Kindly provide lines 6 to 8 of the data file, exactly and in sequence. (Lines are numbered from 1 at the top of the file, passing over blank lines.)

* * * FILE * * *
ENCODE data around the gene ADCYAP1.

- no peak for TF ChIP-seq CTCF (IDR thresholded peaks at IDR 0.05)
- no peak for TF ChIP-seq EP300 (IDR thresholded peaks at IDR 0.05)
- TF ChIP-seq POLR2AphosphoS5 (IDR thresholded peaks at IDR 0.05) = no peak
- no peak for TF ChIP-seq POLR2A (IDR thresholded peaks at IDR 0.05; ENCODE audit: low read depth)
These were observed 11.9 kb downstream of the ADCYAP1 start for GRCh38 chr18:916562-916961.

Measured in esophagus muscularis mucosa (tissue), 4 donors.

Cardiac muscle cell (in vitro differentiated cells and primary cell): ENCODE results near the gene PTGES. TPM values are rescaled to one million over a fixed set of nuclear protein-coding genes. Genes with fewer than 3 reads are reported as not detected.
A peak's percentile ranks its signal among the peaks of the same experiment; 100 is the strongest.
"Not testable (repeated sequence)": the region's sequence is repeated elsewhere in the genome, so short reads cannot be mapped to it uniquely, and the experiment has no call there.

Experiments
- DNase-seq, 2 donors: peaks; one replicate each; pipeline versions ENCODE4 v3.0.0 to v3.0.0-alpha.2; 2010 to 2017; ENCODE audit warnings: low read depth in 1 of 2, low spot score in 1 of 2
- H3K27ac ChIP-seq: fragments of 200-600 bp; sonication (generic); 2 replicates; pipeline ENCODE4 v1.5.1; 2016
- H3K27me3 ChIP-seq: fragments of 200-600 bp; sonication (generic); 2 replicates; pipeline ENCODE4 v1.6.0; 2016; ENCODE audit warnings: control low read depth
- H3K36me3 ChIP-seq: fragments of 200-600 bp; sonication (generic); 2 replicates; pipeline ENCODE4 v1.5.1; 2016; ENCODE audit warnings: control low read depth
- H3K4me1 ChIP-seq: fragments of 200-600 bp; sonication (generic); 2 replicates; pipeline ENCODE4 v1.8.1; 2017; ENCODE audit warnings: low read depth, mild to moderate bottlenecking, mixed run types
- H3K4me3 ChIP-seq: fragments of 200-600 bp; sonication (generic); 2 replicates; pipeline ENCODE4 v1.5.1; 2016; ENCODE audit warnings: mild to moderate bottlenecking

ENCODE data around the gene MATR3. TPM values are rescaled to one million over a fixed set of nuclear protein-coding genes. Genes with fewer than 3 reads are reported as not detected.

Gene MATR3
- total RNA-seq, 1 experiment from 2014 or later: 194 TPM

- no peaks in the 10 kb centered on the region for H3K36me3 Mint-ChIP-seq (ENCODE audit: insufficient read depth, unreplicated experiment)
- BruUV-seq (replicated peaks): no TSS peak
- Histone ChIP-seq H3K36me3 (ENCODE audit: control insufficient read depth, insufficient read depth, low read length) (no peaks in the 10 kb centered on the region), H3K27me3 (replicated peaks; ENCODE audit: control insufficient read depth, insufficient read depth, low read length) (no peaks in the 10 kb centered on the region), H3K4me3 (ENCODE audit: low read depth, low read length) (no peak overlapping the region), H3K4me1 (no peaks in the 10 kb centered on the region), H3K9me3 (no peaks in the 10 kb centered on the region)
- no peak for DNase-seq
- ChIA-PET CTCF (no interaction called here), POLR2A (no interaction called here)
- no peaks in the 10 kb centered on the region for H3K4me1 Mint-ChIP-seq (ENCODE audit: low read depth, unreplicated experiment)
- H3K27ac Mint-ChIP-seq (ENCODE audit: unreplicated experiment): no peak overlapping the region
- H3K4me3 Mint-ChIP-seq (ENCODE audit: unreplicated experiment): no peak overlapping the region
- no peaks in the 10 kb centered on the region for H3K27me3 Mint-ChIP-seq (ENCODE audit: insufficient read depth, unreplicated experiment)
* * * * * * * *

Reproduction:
These were observed 11.9 kb downstream of the ADCYAP1 start for GRCh38 chr18:916562-916961.

Measured in esophagus muscularis mucosa (tissue), 4 donors.

Cardiac muscle cell (in vitro differentiated cells and primary cell): ENCODE results near the gene PTGES. TPM values are rescaled to one million over a fixed set of nuclear protein-coding genes. Genes with fewer than 3 reads are reported as not detected.